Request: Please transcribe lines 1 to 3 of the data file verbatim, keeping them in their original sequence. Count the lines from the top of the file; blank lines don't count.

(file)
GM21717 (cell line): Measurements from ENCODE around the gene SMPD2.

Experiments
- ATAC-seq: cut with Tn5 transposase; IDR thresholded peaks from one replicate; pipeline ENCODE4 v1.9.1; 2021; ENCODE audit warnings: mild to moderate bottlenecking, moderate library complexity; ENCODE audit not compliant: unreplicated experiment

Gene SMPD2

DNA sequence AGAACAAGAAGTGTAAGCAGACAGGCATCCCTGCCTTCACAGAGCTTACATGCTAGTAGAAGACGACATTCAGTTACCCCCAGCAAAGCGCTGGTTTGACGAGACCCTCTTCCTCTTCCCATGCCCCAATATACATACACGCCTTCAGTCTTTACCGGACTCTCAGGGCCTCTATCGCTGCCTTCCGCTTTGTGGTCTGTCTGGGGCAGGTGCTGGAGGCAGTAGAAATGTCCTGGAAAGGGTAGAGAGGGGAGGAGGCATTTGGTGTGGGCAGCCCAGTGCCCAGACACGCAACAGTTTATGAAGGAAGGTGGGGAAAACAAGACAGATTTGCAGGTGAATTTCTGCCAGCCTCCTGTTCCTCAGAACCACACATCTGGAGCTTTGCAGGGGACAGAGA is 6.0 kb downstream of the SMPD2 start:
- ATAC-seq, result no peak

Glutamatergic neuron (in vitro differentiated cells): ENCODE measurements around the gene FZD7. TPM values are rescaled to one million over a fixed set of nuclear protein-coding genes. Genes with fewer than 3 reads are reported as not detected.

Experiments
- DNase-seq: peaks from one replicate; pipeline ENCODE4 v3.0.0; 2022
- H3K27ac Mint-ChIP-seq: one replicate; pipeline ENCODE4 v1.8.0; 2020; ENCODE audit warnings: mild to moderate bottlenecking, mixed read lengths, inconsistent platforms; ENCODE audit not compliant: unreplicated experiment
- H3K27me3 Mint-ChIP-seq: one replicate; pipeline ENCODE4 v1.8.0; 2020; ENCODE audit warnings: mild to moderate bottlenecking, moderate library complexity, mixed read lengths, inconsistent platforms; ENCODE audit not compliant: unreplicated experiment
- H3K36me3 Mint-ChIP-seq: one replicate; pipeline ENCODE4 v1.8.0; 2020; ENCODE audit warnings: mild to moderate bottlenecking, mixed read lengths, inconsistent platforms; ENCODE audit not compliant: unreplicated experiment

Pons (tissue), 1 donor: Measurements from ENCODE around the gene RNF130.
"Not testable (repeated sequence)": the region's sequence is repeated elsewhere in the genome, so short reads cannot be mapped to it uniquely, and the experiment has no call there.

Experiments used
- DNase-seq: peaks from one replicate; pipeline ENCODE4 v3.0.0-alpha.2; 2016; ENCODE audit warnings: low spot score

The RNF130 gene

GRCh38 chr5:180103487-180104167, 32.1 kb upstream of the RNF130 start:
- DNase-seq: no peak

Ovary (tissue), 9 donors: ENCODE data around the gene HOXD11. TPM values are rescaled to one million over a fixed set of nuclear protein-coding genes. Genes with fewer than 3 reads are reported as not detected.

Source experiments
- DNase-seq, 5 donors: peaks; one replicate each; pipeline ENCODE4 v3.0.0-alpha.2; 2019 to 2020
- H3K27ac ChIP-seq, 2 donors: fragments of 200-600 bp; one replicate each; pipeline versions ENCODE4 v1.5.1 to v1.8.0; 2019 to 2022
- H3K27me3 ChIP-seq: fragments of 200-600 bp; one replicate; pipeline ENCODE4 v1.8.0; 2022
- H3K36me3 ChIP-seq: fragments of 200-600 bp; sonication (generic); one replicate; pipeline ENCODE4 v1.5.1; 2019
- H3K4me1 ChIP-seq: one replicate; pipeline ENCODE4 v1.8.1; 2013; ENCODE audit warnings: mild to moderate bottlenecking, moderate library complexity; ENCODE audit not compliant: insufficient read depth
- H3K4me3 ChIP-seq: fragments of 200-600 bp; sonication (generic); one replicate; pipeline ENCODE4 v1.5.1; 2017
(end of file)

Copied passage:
GM21717 (cell line): Measurements from ENCODE around the gene SMPD2.

Experiments
- ATAC-seq: cut with Tn5 transposase; IDR thresholded peaks from one replicate; pipeline ENCODE4 v1.9.1; 2021; ENCODE audit warnings: mild to moderate bottlenecking, moderate library complexity; ENCODE audit not compliant: unreplicated experiment